Canadians See More Benefits from NAFTA than Americans

But more people in Canada than in the U.S. think it is urgent to renegotiate the terms of the three-country treaty.

Canadians offer a more positive review of their participation in the North American Free Trade Agreement (NAFTA) than Americans do, a new two-country Angus Reid Public Opinion poll has found.

In the online survey of representative national samples of 1,002 Canadian and 1,006 American adults, 40 per cent of Canadians think the United States has gained the most from being in NAFTA, 30 per cent say Mexico has enjoyed the most benefits, and only eight per cent say Canada has gained more than the other partners.

In contrast, 41 per cent of American respondents believe Mexico has gained the most from NAFTA, 17 per cent say the U.S. has benefitted most, and nine per cent think that Canada has been the biggest winner.

Affected Sectors

Overall, Canadians see more benefits from NAFTA than Americans. Most Canadians (58%) say the national economy has been positively impacted by NAFTA. Only 27 per cent of Americans state the same of their own economy.

A majority of Canadian respondents say Canadian manufacturers (55%) and employers (54%) have made moderate or great gains from the treaty. Over two-in-five (45%) also think Canadian tourists have gained.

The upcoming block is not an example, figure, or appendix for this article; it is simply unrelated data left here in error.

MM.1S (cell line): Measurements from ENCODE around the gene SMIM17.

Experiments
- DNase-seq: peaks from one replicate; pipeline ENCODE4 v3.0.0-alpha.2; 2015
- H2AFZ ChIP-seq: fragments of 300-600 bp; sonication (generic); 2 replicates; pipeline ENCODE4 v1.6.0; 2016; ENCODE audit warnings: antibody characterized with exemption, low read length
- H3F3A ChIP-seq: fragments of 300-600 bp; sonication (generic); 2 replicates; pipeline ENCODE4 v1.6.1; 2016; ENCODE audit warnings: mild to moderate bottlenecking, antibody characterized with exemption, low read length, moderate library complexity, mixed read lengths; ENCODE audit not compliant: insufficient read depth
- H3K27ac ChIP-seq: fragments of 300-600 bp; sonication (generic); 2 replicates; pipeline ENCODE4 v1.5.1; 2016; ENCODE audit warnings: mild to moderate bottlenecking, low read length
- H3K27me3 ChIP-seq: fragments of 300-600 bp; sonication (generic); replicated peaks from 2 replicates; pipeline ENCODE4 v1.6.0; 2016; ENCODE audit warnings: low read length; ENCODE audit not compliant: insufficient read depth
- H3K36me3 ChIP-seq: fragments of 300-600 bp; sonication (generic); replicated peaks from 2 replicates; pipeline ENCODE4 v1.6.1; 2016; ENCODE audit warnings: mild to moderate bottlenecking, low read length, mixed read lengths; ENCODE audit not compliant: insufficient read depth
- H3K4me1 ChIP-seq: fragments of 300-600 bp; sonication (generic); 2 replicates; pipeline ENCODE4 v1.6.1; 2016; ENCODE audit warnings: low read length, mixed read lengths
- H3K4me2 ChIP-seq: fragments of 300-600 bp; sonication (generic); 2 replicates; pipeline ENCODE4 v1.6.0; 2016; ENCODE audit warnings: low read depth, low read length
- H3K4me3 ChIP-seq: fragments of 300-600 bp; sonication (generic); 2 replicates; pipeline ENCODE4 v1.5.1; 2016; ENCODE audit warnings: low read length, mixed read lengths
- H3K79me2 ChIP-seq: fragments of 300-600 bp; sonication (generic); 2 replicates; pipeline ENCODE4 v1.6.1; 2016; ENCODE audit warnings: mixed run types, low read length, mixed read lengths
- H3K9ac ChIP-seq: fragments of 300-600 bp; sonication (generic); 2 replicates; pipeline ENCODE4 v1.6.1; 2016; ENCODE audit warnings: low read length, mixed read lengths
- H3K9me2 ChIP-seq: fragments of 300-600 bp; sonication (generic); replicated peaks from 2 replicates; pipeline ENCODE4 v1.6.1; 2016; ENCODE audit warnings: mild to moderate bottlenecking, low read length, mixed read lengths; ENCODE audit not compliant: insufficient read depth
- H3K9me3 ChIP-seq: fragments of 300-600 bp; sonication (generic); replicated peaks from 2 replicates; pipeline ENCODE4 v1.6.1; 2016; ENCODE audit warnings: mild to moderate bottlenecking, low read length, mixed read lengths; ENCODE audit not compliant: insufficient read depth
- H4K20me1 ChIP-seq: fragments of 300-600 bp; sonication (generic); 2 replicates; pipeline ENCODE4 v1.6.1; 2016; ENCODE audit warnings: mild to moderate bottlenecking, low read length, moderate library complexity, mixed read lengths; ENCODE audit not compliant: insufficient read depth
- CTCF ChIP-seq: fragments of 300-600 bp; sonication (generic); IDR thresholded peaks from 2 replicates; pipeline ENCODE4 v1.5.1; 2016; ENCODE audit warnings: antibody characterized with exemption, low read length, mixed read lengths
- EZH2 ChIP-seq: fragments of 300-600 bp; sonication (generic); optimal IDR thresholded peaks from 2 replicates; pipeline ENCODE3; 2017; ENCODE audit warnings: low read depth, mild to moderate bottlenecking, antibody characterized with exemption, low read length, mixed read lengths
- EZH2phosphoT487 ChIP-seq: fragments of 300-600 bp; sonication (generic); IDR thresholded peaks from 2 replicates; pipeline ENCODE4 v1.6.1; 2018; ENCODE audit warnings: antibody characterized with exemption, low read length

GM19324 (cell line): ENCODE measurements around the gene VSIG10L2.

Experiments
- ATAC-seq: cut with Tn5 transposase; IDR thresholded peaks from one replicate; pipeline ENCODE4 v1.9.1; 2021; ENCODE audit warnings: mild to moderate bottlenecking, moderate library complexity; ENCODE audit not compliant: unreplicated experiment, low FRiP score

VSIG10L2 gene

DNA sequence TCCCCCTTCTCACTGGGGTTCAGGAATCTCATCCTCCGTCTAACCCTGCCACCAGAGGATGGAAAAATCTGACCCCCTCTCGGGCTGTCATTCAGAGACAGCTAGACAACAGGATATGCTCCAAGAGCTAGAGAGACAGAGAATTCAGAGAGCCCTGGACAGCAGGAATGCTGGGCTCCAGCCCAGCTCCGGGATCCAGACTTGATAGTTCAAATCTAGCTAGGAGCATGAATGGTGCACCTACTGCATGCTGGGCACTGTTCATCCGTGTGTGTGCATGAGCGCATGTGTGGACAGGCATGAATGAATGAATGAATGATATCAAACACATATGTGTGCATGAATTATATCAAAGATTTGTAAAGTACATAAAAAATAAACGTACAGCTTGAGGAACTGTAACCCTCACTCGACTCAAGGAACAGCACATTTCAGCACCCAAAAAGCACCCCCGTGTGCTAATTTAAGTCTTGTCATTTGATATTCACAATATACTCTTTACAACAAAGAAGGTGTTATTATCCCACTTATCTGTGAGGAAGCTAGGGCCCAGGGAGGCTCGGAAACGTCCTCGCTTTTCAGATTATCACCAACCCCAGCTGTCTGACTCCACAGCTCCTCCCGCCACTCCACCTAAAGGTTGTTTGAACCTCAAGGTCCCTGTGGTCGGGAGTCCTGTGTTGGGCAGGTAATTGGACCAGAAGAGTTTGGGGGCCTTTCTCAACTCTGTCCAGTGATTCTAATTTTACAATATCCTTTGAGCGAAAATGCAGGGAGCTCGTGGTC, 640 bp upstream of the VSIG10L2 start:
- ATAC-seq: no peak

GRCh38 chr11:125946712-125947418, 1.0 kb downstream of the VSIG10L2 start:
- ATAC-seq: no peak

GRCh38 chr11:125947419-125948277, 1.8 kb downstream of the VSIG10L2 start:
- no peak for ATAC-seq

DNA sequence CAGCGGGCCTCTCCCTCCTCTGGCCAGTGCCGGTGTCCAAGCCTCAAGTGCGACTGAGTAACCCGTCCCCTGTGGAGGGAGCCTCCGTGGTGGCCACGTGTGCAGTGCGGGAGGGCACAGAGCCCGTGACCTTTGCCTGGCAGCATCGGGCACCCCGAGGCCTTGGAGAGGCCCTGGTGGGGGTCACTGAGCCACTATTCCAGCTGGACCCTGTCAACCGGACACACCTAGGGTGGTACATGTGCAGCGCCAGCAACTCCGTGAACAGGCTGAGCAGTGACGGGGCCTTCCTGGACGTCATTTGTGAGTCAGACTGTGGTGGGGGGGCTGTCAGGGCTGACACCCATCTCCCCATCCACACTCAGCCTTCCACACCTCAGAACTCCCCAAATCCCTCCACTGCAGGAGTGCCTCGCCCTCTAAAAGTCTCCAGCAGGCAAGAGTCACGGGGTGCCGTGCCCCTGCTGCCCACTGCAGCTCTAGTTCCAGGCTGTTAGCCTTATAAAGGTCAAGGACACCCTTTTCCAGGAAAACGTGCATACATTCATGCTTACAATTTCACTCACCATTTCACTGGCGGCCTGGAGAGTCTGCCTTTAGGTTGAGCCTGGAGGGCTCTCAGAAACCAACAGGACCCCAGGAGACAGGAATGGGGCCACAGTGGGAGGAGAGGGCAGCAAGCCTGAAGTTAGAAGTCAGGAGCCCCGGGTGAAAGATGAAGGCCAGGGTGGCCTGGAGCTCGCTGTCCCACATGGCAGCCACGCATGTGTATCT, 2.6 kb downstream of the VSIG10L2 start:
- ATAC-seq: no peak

However, when it comes to assessing NAFTA’s impact on Canadian workers, 42 per cent of respondents say this sector has not gained anything at all from the treaty—38 per cent disagree, saying it has benefitted.

In the U.S., two-in-five respondents (42%) think American manufacturers have gained with NAFTA, but a third (33%) think they have not. Thirty-five per cent say tourists have taken advantage of the treaty, but 28 per cent say they have gained nothing at all.

Over a third (37%) of respondents say American employers have gained with NAFTA, but the exact same proportion (37%) say they have not benefitted at all. The most negative review of the treaty is in relation to American workers—only 18 per cent think this sector has been positively impacted by NAFTA, compared to 57 per cent who say there has been no good impact.

Renegotiating NAFTA

Over two fifths of Canadians (44%) agree with the notion that the government should do anything it can to renegotiate the terms of its participation in NAFTA. A fifth of respondents (22%) are at ease with the status quo, and say Canada’s membership of NAFTA should continue under the current terms. There is little appetite to leave the treaty altogether (8%).

In the U.S., 36 per cent of respondents would like to change the current terms of membership, 13 per cent say things should remain unchanged, and the same proportion (13%) would completely pull out from NAFTA.

Full Report, Detailed Tables and Methodology (PDF)

Methodology: From August 13 to August 14, 2010, Angus Reid Public Opinion conducted an online survey among 1,002 randomly selected Canadian adults who are Angus Reid Forum panelists, and 1,006 American adults who are Springboard America panelists. The margin of error—which measures sampling variability—is +/- 3.1% in Canada and the U.S. The results have been statistically weighted according to the most current education, age, gender and region Census data to ensure a sample representative of the entire adult population of the two countries. Discrepancies in or between totals are due to rounding.

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